- Net Metering: Net metering becomes relevant after your solar system is up and running. If you've signed a net metering agreement with your Stanford utility company, they will subtract the value of the excess energy produced by your solar system from your utility bill each month. In some areas, this credit is dollar-for-dollar, while in other places you might receive a refund equivalent to a percentage of the value.
- Rebates: Solar rebates can be offered by your county or state, or by your local utility company. These rebates work as cash back that is applied after your purchase of solar panels and before tax credits are calculated.
- Tax Exemptions: These could come in the form of property tax exemptions, which allow you to ignore the value added by your solar panels when calculating the taxes you pay on your home. You could also look for exemptions on sales tax at the time of purchase.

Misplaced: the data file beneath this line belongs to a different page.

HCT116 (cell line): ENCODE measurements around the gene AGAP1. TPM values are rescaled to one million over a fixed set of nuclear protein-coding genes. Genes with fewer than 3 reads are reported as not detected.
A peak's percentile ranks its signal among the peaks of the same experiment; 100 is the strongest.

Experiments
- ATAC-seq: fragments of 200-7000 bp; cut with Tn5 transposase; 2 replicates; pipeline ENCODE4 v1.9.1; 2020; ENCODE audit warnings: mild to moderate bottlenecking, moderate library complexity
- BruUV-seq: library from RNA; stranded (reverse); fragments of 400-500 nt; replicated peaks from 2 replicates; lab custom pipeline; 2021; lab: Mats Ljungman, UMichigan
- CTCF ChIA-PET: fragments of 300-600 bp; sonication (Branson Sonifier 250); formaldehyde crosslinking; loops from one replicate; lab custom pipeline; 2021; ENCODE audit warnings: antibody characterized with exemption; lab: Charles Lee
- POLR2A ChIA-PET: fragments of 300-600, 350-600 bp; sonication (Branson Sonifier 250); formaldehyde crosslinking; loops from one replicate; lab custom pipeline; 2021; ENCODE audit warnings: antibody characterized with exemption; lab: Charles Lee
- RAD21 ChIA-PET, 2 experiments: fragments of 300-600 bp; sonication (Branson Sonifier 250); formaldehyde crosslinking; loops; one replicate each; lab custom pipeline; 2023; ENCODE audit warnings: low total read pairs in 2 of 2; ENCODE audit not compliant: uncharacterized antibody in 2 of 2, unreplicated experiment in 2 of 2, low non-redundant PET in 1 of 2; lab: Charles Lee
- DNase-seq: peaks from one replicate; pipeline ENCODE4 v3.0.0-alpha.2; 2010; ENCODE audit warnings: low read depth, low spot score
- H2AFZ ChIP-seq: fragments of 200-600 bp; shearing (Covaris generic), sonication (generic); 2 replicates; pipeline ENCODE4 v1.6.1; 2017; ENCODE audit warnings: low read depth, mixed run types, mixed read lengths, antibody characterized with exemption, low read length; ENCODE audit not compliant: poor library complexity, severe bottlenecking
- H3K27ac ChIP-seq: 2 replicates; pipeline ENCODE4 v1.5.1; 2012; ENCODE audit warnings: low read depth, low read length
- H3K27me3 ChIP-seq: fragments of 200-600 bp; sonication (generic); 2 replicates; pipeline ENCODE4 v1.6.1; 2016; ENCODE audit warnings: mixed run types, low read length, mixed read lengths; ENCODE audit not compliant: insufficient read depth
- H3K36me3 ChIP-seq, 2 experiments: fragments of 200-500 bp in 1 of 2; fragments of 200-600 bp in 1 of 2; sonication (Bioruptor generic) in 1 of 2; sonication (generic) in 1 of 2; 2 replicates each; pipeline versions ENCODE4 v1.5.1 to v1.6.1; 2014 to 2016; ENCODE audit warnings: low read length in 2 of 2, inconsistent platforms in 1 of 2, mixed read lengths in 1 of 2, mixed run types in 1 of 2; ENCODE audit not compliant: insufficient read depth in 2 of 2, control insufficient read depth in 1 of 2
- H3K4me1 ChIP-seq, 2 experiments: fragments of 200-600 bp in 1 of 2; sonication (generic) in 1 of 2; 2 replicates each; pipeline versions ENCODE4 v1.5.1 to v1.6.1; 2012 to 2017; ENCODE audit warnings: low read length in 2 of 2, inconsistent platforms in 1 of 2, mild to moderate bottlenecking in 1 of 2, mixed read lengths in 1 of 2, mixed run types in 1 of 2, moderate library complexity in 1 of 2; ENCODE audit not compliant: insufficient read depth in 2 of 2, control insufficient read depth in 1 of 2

- Tax Credits: Tax credits are dollar-for-dollar reductions (not deductions) in how much in taxes you owe the government.
- Solar Renewable Energy Certificate (SREC): SRECs and other similar performance-based incentives are typically handled at the state level. Once your solar panel system meets the threshold (typically a small amount of energy production), you can receive SRECs that can then be sold to your utility company or other buyers. The money you make from the sale is usually considered part of your taxable income.
Federal Solar Incentives
Federal incentives are the type of incentives that you are most likely to have heard of. The solar incentive that you may be most familiar with is the Federal Solar Investment Tax Credit (ITC), which provides a credit on your taxes equal to a percentage of the cost of your solar system.